ONCE UPON A HALLOWEEN by Richard Laymon

ONCE UPON A HALLOWEEN

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KIRKUS REVIEW

Laymon’s boundlessly vulgar novels (Quake, 1995; Come Out Tonight, 1999, etc.) enjoy rape, murder, skinning people alive, making you sick to your stomach for reading such dreck, and always slide in slime toward a big sweet hell of orgasm and pain. On Halloween night, Shannon and Laura, two girls who live in the Witherspoon house at the dead end of a dark street near the graveyard, allow 16-year-old Hunter Gordon into their house when he cries in fear that a whole bunch of people from the graveyard, all clumped together and wearing dark robes, are after him. But this is not a good idea, letting Hunter in—not in a Laymon novel. Soon we are into the usual Laymon slashings and flashing blades and beheadings and find ourselves drenched with a faceful of blood spouting from a headless woman’s neck as smirking girls with sabers ready themselves to finish us off, and other enjoyable treats from the Laymon butcher shop.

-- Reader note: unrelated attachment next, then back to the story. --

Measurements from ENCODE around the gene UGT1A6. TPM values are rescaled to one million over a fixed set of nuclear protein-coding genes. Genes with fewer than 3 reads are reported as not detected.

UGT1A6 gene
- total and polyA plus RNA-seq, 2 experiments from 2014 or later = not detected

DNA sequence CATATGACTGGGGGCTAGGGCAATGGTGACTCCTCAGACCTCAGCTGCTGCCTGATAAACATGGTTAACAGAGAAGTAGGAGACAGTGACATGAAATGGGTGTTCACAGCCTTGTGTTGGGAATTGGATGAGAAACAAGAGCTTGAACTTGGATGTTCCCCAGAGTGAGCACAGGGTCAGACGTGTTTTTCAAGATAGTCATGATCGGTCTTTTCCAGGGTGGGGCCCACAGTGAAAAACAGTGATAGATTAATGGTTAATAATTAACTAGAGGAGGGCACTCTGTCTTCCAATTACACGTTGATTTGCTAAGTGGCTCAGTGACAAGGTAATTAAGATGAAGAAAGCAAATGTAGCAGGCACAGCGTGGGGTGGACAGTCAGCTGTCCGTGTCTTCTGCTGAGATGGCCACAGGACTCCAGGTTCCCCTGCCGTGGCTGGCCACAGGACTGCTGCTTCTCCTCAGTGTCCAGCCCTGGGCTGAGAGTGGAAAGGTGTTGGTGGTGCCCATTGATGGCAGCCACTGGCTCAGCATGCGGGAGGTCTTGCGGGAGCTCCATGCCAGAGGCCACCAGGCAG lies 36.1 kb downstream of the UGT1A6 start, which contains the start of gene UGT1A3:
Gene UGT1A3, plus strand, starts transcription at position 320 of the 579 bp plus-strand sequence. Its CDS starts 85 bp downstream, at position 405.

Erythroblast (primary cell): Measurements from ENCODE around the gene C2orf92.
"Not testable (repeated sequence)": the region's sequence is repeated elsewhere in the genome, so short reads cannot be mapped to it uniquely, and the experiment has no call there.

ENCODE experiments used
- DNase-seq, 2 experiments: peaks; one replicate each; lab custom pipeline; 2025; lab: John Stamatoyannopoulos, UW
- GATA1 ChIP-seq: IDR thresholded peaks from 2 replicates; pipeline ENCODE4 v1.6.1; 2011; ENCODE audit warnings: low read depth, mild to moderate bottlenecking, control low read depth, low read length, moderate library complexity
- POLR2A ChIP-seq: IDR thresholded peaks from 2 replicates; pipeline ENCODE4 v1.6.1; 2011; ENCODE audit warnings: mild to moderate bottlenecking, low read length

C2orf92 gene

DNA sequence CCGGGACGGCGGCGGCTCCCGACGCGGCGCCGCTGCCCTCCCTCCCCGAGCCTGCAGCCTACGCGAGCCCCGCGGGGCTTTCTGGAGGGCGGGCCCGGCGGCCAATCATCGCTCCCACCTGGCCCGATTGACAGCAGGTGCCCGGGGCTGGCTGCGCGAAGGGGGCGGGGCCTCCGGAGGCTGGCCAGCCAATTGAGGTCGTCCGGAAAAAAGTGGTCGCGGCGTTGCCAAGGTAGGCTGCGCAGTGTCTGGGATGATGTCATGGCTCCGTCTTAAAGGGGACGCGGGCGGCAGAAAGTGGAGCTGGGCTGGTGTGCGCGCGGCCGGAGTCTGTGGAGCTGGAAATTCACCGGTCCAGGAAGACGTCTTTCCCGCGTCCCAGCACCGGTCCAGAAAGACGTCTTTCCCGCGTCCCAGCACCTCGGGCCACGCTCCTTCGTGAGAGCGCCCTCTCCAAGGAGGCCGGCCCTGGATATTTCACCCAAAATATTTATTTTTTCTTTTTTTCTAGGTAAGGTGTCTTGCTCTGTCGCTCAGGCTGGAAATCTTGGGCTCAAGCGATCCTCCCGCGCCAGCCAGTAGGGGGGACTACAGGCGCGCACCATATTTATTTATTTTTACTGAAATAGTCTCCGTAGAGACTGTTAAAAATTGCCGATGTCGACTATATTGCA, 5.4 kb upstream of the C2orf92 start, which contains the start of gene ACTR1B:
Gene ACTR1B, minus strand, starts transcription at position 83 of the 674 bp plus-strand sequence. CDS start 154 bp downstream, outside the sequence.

The Master of Yuck wades through gore to give us a Halloween to remember.

Pub Date: Oct. 1st, 2000
ISBN: 1-58767-012-7
Page count: 260pp
Review Posted Online:
Kirkus Reviews Issue: Oct. 1st, 2000




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